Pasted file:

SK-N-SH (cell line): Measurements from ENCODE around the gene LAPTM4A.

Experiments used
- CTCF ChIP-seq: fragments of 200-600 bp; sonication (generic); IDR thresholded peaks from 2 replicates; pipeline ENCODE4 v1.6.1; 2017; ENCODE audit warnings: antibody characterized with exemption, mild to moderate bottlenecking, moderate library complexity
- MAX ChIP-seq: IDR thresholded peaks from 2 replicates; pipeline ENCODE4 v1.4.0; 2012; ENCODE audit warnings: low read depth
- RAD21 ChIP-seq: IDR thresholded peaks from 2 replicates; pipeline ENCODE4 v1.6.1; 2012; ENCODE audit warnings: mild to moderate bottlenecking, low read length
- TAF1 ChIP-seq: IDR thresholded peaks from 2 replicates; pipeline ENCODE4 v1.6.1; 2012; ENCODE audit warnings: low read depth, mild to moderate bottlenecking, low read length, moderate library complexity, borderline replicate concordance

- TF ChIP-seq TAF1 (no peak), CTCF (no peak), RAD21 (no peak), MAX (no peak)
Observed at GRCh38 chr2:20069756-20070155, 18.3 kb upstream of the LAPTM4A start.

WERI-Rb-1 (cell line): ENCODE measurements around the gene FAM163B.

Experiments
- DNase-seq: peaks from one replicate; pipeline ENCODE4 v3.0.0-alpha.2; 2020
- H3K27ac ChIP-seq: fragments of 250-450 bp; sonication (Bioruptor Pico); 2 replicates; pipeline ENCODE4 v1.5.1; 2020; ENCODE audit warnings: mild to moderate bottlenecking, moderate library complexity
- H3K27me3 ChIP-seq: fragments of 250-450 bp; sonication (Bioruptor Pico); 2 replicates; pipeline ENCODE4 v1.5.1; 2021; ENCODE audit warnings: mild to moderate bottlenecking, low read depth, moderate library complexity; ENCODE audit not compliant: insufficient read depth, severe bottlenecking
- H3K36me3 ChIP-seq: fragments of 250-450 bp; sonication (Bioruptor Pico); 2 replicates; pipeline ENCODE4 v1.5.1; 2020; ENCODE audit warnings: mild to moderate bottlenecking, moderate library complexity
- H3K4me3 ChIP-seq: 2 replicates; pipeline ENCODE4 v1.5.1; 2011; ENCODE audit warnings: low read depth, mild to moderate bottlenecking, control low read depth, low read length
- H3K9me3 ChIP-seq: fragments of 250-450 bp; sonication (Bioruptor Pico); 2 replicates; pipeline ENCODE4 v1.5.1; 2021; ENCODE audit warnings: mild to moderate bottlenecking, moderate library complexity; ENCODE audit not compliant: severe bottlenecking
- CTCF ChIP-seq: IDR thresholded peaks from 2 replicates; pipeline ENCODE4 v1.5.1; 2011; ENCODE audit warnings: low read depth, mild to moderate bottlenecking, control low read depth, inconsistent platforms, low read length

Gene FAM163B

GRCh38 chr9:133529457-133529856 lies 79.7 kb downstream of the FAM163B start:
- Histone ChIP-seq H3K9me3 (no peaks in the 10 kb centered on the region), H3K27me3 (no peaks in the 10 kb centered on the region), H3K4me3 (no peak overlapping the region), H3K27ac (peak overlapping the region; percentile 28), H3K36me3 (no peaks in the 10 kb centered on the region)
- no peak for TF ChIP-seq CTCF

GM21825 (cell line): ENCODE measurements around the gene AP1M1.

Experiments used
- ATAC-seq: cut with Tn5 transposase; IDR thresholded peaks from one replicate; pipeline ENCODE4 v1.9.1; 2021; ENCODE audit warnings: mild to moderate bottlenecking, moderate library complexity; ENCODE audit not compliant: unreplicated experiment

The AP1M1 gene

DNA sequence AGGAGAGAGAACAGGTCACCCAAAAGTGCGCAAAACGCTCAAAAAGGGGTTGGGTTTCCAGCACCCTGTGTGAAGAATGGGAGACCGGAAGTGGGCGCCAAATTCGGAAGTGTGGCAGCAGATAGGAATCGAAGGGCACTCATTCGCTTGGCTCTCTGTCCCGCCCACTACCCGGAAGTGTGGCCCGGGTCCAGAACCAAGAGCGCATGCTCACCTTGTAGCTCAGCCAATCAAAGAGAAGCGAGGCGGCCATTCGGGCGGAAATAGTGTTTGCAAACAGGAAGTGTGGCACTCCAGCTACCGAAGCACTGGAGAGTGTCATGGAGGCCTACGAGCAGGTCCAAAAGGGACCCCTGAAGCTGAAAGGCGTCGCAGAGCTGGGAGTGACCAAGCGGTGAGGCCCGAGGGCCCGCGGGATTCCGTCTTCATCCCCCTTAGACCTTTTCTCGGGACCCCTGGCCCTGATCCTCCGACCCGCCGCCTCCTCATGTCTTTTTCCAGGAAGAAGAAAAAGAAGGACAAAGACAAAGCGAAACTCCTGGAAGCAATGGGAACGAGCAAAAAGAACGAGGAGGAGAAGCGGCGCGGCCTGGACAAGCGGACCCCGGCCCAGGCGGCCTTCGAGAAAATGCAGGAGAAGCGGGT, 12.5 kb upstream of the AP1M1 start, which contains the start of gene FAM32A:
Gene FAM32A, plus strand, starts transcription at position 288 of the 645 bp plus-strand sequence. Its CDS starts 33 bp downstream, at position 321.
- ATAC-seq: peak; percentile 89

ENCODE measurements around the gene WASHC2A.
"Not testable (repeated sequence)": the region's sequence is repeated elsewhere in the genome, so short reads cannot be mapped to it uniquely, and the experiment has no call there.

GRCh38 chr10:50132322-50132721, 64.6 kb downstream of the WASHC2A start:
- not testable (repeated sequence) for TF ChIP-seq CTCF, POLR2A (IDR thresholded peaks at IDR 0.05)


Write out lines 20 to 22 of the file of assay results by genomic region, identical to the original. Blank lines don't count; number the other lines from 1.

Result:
- Histone ChIP-seq H3K9me3 (no peaks in the 10 kb centered on the region), H3K27me3 (no peaks in the 10 kb centered on the region), H3K4me3 (no peak overlapping the region), H3K27ac (peak overlapping the region; percentile 28), H3K36me3 (no peaks in the 10 kb centered on the region)
- no peak for TF ChIP-seq CTCF

GM21825 (cell line): ENCODE measurements around the gene AP1M1.